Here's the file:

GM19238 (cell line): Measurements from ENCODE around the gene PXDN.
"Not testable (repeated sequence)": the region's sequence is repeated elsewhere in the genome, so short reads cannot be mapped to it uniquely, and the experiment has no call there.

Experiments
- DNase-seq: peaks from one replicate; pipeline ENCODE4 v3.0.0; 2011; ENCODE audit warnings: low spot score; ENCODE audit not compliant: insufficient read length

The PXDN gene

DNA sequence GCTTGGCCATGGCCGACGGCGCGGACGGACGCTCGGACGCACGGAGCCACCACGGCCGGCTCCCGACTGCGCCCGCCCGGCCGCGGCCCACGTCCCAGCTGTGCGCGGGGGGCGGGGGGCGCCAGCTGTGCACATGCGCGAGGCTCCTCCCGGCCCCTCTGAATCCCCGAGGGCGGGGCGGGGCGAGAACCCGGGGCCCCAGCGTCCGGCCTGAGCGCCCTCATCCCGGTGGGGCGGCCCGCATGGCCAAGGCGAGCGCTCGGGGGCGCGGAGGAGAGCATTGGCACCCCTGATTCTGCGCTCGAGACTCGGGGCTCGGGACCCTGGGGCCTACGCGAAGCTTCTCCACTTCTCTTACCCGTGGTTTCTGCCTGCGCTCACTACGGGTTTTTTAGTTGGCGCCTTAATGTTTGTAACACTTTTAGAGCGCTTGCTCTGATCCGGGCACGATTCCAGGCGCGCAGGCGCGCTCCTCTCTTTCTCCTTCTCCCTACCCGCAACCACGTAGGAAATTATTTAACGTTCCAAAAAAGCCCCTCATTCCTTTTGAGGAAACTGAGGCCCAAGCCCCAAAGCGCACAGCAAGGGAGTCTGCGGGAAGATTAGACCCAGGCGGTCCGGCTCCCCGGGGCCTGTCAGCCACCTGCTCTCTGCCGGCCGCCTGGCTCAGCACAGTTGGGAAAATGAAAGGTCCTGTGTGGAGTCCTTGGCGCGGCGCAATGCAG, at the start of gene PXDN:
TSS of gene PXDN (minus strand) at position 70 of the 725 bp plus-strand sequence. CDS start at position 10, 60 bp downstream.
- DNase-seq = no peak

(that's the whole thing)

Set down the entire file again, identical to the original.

GM19238 (cell line): Measurements from ENCODE around the gene PXDN.
"Not testable (repeated sequence)": the region's sequence is repeated elsewhere in the genome, so short reads cannot be mapped to it uniquely, and the experiment has no call there.

Experiments
- DNase-seq: peaks from one replicate; pipeline ENCODE4 v3.0.0; 2011; ENCODE audit warnings: low spot score; ENCODE audit not compliant: insufficient read length

The PXDN gene

DNA sequence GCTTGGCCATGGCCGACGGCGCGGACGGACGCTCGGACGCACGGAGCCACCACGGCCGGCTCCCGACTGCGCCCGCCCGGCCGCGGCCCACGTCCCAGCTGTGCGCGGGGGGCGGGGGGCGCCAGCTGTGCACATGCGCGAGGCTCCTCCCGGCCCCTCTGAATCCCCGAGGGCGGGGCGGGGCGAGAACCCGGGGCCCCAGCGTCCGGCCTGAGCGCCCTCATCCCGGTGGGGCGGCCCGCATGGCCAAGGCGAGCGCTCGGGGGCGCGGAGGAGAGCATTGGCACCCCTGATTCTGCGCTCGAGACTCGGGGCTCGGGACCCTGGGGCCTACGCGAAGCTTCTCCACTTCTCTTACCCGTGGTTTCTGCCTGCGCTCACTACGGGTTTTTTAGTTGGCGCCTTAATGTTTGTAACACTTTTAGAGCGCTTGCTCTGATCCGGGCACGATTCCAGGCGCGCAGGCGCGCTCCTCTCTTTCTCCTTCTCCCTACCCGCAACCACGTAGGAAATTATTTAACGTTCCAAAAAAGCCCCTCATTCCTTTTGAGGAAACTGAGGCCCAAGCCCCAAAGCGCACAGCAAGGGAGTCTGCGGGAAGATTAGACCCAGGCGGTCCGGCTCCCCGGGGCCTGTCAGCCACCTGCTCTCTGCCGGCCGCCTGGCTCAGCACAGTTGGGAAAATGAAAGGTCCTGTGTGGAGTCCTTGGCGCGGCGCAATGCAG, at the start of gene PXDN:
TSS of gene PXDN (minus strand) at position 70 of the 725 bp plus-strand sequence. CDS start at position 10, 60 bp downstream.
- DNase-seq = no peak